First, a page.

Widgets Magazine

Women’s basketball roundtable: Oregon roundtrip

After several weeks of absence, Stanford women’s basketball is finally back in the AP Poll, checking in at No. 24. What does this tell you about the way this team has improved since the start of the season?

Jack Golub (JG): Absolutely, the team has improved; it is a young group that keeps getting better as the season progresses. I think the ranking can be misleading, though. The Cardinal fell out of the top 25 after a series of losses to premier programs like UConn, Ohio State (twice) and Baylor. What I think shows their improvement the most is their annihilation of Arizona State the second time playing them. The Cardinal were able to run their offense effectively. Coach Tara knows what she’s doing and they’ll peak at the right time.

Alexandre Bucquet (AB): Obviously the team has improved, especially in terms of chemistry. All but three baskets were assisted against Arizona on Sunday, and the Cardinal were able to consistently find open looks, particularly from distance. Despite the fact that the Wildcats are a struggling program, I think this shows the way the team has improved: They play better as a single unit, no matter who’s on the floor. The freshmen, especially Kiana Williams, really fit well into this team, where everyone seems to have found her place in the rotation. The execution of this squad needs a test again a really strong opponent, and I think this road trip provides just that for the Cardinal.

 

After the game against Arizona on Sunday, head coach Tara Vanderveer compared the team’s game to that of the Warriors, selfless and collective. What was the highlight of the game for you?

JG: They lit it up! Big-time shooting performance. My legs got tired from jumping up to celebrate the threes they were knocking down. What’s especially impressive was that most of their shots from long-range came off of great ball movement. In other words: It wasn’t a fluke. The team earned the open looks and took advantage of them. That type of execution is exactly what the Cardinal need, especially since the team runs a highly structured offense.

AB: The shooting. The team displayed a tremendous confidence bolstered by the early success-rate from three-point range. Stanford’s first seven field goals were three-pointers, and the team finished with 14, just two shy of a record for the program. Getting going early has been an issue sometimes for the Cardinal this season, but once they get the ball rolling, it’s tough to come back. The team will need the same explosiveness from the get-go in Oregon this weekend. Whether it’s senior Kaylee Johnson with her rebounding on both ends of the floor, senior Brittany McPhee or junior Alanna Smith with their scoring abilities, or Williams with her shooting, the Cardinal will need a first-quarter spark to pull off the upsets.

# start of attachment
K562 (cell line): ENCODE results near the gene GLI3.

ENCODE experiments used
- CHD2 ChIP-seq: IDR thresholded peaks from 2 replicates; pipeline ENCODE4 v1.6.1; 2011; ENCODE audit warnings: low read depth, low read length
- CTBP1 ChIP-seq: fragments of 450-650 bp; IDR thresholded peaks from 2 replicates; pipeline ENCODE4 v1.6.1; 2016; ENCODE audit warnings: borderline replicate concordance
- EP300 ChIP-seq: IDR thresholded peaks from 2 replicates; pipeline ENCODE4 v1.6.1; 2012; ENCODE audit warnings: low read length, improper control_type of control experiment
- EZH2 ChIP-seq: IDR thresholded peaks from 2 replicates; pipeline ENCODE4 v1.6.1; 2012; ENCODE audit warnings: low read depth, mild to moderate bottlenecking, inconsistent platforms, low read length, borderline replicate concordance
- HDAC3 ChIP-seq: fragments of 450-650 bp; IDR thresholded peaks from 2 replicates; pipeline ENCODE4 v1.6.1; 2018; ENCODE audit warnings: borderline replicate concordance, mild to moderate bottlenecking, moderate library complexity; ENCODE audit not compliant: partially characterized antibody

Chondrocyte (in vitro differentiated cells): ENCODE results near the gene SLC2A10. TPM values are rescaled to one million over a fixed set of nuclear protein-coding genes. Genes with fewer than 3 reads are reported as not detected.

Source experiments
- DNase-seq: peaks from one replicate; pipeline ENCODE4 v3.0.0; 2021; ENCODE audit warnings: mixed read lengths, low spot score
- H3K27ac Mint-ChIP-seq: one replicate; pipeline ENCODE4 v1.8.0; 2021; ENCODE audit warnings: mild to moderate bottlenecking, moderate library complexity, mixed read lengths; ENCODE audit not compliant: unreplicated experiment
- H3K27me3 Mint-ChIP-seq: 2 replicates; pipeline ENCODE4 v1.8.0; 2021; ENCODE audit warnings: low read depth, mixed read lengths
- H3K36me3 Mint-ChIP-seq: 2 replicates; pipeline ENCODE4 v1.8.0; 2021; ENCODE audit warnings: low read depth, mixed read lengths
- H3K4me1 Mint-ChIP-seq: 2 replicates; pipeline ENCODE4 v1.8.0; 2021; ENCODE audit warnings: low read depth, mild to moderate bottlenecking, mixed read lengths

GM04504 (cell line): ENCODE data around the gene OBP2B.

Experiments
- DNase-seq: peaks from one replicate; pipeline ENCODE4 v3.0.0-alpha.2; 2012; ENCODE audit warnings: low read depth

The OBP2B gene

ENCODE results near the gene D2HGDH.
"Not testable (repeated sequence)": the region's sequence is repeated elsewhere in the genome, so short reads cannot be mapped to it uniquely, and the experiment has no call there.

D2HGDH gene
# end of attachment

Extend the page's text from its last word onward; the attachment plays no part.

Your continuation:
The Cardinal are currently tied for second in the Pac-12 with UCLA and one game behind Oregon, and are traveling to Oregon to face the No. 16 Beavers and the No. 6 Ducks. What does Stanford need to beat OSU, and then to potentially earn its first top-10 win against Oregon?

JG: I peeked at Dre [Bucquet]’s answer but I agree with him: Sustained intensity. Marta Sniezek set the tone on the first defensive possession against Arizona by forcing a turnover. The team has got to play with that physicality and intensity from the start, both defensively and offensively. If the Cardinal can control the boards and force turnovers, they’re going to set themselves up to win. As the team showed this past weekend, it can execute on offense. Maybe the Cardinal won’t hit 14 threes in each of these next couple games, but as long as they’re getting those good looks they’ll put points on the board. It’s the 50-50 balls that so often decide close games; it might be that diving Sniezek steal or Johnson offensive putback or Carrington flying in out of nowhere for a defensive board that makes the difference.

AB: To beat those top teams, Stanford needs to play four quarters of basketball. Too often (e.g. against Washington and during their second match against UCLA), the Cardinal will play with less intensity during the beginning or the end of the game. It is crucial that the team avoids that this weekend. Stanford can’t afford to go down early and have to fight back up. On the other hand, when Stanford plays intensely for 48 minutes, it can compete with anyone: It upset UCLA at home during its Pac-12 opener by consistently answering every Bruin charge. Starting strong and finishing strong is the key for the Cardinal this weekend.

 

Contact Jack Golub at golubj and Alexandre Bucquet at bucqueta ‘at’ stanford.edu.